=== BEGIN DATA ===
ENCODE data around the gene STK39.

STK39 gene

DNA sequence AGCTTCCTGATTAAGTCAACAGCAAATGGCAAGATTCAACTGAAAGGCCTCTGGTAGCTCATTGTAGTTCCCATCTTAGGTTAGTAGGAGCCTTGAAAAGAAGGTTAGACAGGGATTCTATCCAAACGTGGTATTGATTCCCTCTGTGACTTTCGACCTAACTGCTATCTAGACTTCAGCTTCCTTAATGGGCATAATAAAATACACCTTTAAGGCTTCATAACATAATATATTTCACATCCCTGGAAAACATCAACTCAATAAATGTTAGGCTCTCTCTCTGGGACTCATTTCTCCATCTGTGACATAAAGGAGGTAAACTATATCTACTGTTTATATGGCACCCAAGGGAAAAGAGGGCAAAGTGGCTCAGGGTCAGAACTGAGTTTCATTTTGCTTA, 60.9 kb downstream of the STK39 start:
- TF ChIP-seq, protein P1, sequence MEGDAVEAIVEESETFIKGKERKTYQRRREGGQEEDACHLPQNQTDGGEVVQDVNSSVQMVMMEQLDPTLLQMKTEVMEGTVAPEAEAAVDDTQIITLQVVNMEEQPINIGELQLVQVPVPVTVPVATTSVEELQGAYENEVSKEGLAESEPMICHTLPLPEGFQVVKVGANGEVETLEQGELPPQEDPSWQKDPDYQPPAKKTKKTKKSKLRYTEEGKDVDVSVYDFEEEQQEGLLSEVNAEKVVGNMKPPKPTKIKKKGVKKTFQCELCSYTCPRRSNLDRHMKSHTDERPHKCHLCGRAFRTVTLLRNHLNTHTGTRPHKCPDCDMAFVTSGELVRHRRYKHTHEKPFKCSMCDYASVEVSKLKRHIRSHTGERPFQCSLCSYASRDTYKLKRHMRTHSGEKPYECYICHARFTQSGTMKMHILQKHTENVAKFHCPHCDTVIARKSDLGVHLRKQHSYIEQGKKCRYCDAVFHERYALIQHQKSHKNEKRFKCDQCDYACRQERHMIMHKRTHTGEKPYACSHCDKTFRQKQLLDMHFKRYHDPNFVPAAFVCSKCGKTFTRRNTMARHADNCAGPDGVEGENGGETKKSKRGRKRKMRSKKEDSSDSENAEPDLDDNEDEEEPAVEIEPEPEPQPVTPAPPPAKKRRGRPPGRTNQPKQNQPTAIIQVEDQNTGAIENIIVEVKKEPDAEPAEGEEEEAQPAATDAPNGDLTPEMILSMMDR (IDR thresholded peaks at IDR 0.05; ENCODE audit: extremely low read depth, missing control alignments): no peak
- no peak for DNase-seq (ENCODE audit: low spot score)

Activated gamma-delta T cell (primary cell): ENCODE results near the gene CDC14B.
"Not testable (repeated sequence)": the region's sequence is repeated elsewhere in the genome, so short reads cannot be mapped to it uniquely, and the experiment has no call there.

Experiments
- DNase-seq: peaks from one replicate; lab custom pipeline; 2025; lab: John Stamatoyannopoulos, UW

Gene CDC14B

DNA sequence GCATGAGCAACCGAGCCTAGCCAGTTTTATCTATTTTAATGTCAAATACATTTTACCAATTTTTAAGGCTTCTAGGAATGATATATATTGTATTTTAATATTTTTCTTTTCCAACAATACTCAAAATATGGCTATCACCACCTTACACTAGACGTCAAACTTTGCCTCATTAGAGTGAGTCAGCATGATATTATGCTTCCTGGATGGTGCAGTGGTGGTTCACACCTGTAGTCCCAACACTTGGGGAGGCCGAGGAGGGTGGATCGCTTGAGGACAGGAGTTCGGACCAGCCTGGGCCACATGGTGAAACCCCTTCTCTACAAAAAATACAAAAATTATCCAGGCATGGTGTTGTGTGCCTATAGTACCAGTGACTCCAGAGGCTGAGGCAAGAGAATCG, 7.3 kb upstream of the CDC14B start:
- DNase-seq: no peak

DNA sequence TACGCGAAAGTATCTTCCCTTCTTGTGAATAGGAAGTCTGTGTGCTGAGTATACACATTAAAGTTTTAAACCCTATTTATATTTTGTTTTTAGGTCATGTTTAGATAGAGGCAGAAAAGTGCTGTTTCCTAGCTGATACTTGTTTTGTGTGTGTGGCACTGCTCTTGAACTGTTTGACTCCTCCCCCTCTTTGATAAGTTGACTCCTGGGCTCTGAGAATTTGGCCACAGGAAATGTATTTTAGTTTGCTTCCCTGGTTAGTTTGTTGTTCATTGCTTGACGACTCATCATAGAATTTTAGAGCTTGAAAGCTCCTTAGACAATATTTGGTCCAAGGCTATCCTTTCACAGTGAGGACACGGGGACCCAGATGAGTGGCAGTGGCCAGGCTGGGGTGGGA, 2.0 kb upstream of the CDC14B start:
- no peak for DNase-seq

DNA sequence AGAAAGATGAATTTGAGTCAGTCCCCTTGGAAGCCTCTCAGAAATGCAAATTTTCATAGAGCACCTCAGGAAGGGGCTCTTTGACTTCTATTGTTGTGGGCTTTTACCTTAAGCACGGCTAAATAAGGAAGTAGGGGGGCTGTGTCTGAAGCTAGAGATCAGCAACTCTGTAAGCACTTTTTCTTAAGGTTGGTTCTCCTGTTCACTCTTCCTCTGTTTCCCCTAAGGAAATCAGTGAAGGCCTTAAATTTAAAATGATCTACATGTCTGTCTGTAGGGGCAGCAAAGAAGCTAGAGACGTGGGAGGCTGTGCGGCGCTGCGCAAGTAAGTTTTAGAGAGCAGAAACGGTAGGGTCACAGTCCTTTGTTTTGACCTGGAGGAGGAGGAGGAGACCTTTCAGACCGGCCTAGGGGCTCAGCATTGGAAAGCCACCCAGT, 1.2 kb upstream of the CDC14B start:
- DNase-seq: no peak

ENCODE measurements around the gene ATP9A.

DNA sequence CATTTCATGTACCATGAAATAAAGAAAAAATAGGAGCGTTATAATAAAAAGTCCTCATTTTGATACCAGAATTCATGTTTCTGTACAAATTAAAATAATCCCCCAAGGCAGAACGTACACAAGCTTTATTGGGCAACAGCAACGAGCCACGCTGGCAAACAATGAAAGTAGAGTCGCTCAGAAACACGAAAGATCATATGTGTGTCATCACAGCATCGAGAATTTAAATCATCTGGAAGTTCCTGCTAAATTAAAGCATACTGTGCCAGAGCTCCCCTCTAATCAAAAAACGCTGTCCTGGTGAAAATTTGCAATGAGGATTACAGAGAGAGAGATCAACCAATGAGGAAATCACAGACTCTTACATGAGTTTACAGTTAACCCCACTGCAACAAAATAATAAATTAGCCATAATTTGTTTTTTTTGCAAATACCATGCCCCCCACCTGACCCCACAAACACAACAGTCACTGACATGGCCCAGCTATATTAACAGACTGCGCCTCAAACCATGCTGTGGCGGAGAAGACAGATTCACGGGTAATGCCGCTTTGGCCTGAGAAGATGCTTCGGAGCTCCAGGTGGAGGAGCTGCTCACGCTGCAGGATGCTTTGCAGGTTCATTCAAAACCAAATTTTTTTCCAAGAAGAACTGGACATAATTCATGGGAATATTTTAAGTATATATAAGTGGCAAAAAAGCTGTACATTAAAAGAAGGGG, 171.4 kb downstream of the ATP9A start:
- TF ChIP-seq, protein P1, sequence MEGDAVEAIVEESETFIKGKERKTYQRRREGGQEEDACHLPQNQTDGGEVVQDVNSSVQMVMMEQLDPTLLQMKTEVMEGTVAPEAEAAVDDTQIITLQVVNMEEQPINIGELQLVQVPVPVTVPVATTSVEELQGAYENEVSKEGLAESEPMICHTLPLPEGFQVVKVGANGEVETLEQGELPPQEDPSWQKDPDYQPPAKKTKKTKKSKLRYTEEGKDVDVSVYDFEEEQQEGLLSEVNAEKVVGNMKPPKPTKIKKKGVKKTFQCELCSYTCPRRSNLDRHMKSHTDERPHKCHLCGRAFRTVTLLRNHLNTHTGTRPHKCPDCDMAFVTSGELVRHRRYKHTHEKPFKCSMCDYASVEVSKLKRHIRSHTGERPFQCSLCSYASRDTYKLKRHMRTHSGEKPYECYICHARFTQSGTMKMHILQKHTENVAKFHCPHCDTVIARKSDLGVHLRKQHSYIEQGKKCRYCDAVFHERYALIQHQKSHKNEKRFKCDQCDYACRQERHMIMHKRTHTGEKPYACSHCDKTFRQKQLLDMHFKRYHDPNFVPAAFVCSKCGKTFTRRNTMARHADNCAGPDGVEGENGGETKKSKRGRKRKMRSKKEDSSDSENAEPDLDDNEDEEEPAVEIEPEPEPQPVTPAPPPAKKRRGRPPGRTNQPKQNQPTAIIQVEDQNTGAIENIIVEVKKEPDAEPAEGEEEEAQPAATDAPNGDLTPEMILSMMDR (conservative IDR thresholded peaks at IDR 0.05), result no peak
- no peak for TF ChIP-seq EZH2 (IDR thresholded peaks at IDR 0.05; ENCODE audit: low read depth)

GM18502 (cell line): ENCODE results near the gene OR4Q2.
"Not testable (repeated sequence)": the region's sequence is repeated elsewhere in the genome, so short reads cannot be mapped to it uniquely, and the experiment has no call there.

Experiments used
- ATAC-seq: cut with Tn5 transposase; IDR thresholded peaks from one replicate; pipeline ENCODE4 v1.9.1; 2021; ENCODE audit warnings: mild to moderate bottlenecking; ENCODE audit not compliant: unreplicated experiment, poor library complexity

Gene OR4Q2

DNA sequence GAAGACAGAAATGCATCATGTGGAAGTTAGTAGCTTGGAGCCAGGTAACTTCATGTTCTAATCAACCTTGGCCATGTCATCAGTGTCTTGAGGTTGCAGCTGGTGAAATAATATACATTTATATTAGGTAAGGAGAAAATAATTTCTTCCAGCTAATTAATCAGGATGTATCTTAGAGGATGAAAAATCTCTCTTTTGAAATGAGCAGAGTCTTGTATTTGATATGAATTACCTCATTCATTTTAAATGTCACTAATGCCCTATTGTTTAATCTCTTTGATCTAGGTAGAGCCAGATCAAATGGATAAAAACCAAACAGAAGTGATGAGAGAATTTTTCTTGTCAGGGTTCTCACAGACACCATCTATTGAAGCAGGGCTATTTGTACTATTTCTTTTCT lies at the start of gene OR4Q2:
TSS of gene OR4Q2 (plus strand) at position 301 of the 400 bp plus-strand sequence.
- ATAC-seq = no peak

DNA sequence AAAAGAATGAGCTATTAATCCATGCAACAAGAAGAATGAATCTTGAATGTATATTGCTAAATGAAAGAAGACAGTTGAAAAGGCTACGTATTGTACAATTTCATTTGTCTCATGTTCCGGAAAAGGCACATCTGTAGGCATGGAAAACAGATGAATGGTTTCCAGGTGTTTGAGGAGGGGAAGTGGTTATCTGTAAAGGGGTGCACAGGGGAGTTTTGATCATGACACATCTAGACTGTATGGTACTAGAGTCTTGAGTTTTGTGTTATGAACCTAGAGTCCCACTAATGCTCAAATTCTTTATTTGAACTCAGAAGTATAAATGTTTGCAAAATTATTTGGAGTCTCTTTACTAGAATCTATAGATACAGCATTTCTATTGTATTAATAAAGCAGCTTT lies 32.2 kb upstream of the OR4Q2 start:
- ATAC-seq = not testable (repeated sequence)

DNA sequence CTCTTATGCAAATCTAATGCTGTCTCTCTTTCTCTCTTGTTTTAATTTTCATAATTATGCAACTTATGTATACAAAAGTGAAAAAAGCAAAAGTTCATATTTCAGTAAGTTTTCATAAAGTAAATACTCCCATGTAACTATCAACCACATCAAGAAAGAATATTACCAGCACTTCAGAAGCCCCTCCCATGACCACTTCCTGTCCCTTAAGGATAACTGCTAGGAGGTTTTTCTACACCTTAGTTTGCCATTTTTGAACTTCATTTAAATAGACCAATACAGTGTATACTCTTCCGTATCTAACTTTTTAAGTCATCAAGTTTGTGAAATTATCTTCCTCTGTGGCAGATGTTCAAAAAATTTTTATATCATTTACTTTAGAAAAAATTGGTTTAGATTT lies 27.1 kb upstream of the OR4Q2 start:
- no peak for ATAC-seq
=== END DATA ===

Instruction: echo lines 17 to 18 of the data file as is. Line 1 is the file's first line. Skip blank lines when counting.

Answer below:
ENCODE measurements around the gene ATP9A.

DNA sequence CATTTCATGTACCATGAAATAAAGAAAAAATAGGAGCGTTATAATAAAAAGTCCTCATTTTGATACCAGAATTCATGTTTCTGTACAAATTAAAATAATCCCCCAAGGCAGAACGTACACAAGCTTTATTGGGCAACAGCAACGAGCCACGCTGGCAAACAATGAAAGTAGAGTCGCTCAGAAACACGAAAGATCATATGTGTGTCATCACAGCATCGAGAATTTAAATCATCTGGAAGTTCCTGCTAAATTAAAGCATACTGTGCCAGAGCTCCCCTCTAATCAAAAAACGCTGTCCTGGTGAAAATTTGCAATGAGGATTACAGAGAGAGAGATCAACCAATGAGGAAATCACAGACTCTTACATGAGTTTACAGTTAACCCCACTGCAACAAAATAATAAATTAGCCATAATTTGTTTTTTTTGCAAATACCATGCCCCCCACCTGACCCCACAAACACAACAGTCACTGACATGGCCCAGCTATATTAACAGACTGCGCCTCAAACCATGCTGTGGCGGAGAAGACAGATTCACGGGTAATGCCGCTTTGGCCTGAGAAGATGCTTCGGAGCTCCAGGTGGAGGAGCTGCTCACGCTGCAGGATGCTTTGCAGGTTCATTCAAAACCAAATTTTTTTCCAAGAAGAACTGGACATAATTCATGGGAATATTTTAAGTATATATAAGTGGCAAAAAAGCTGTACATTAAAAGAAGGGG, 171.4 kb downstream of the ATP9A start: